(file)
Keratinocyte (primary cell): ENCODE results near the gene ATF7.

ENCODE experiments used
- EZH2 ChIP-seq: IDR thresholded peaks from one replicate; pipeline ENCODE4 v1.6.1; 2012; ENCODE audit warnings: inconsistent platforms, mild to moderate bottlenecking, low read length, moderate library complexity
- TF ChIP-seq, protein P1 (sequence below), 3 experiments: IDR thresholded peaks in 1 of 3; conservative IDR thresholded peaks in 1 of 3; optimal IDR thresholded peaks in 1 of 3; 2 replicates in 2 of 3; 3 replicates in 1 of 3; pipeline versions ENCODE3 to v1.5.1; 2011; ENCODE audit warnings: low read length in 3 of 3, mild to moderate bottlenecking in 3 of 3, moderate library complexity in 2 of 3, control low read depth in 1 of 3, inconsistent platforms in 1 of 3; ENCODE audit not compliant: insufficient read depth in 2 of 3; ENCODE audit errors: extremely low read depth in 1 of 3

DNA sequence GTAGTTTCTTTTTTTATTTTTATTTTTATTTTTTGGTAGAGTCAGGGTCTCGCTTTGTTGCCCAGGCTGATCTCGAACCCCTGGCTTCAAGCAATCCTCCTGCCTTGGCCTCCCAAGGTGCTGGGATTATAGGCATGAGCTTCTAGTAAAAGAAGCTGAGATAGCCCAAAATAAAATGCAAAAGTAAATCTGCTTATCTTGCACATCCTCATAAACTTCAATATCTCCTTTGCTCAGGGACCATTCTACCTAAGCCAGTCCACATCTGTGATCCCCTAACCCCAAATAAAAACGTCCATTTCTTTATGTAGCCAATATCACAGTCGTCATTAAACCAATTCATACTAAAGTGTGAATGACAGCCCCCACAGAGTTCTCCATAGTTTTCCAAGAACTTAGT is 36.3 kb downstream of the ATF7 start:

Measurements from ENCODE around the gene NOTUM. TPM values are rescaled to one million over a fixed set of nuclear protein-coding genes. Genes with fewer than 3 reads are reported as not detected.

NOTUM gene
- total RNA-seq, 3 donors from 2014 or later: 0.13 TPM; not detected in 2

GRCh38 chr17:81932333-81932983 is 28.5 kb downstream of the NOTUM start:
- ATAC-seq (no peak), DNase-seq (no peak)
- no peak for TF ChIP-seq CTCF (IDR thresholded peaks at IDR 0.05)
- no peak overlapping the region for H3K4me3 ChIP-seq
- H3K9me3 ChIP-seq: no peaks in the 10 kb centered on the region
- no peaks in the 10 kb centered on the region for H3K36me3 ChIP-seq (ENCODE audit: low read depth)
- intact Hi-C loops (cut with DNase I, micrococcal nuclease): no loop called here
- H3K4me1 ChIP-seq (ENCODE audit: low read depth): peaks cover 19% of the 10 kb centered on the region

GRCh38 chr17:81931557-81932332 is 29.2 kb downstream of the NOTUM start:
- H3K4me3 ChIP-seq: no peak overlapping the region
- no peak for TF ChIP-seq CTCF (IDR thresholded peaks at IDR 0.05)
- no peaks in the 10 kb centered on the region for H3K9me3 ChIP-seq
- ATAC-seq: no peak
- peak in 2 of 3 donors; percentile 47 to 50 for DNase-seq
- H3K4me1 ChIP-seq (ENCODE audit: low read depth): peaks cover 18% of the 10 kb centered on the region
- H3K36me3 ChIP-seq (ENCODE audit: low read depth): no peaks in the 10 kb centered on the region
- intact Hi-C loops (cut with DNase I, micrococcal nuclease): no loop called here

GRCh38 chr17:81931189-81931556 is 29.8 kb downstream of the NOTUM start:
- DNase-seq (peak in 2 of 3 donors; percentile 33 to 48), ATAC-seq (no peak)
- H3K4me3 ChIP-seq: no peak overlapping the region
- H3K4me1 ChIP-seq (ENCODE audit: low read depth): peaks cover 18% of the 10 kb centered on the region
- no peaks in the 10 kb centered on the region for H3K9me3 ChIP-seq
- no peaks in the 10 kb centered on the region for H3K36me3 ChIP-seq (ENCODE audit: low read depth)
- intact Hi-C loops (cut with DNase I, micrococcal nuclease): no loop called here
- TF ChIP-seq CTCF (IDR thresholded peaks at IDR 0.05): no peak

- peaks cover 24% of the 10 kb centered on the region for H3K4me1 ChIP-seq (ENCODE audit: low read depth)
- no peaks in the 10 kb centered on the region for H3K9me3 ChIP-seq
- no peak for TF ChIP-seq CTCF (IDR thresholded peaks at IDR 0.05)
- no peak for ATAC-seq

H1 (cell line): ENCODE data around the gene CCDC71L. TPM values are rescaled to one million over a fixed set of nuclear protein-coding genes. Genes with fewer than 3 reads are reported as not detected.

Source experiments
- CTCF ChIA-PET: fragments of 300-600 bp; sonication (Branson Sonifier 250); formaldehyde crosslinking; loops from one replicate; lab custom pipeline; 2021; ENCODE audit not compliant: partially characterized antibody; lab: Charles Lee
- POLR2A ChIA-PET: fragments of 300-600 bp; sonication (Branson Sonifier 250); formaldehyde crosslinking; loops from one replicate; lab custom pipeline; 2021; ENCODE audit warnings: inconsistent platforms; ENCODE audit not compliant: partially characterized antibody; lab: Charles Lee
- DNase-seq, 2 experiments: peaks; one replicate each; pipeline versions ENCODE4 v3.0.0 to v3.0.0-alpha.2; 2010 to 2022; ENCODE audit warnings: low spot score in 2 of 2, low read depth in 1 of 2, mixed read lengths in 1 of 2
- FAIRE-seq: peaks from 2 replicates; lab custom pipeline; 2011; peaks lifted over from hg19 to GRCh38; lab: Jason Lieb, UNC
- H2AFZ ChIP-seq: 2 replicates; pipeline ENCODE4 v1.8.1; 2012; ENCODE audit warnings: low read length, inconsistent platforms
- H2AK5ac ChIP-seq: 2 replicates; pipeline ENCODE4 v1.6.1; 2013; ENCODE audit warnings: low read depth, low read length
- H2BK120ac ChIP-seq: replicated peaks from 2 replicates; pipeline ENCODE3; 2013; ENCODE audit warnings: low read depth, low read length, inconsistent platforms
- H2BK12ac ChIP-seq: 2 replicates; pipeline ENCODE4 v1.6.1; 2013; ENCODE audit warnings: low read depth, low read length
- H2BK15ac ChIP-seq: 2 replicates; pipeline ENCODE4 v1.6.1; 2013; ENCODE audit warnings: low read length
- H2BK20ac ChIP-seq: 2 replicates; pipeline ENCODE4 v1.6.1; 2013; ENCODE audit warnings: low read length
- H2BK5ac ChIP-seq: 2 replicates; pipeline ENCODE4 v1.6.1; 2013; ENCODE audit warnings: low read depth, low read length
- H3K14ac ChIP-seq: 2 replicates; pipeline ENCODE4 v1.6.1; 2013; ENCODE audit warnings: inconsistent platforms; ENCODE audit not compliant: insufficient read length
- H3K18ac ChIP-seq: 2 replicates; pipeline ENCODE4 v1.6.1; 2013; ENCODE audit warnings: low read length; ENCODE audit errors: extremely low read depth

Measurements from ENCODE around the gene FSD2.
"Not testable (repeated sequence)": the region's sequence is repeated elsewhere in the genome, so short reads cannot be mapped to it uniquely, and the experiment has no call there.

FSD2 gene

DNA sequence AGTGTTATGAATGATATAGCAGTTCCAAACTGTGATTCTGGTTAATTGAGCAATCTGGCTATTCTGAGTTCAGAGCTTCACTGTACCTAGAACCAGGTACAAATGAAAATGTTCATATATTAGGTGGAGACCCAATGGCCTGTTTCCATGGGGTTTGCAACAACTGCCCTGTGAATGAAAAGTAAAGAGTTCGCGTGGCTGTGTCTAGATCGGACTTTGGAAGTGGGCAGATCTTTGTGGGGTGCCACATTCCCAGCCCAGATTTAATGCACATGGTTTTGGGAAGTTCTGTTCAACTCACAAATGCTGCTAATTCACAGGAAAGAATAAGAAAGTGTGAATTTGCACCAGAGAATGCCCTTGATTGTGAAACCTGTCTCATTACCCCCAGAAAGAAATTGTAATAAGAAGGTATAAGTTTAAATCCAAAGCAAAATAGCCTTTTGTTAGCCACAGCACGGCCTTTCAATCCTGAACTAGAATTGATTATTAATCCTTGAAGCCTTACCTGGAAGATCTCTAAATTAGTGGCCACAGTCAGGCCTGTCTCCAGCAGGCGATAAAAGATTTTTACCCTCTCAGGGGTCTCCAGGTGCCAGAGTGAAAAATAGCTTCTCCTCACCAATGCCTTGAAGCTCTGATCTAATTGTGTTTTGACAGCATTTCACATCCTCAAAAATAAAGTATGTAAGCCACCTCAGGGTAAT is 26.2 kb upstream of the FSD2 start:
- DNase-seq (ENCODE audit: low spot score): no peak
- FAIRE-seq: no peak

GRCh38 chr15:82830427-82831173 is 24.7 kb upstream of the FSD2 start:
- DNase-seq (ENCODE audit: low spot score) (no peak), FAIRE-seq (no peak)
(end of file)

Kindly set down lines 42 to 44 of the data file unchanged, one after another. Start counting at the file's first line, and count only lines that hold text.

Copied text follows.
- DNase-seq, 2 experiments: peaks; one replicate each; pipeline versions ENCODE4 v3.0.0 to v3.0.0-alpha.2; 2010 to 2022; ENCODE audit warnings: low spot score in 2 of 2, low read depth in 1 of 2, mixed read lengths in 1 of 2
- FAIRE-seq: peaks from 2 replicates; lab custom pipeline; 2011; peaks lifted over from hg19 to GRCh38; lab: Jason Lieb, UNC
- H2AFZ ChIP-seq: 2 replicates; pipeline ENCODE4 v1.8.1; 2012; ENCODE audit warnings: low read length, inconsistent platforms